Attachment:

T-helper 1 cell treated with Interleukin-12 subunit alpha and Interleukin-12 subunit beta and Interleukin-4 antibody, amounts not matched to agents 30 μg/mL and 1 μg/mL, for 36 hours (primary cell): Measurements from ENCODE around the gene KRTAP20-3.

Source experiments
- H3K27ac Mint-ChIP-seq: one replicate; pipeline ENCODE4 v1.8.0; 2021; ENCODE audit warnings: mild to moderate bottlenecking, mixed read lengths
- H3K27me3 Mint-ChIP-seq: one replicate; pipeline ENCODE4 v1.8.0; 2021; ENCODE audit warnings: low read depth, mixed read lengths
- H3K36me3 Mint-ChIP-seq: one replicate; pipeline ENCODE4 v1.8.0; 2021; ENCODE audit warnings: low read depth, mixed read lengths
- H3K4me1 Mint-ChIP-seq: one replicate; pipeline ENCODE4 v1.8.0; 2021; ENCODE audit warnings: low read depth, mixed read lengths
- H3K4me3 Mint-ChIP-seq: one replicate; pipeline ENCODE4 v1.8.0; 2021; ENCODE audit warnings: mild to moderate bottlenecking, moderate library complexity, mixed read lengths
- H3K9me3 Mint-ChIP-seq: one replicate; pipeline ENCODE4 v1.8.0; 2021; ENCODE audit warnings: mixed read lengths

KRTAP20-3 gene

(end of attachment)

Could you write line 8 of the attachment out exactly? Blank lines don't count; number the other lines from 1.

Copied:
- H3K9me3 Mint-ChIP-seq: one replicate; pipeline ENCODE4 v1.8.0; 2021; ENCODE audit warnings: mixed read lengths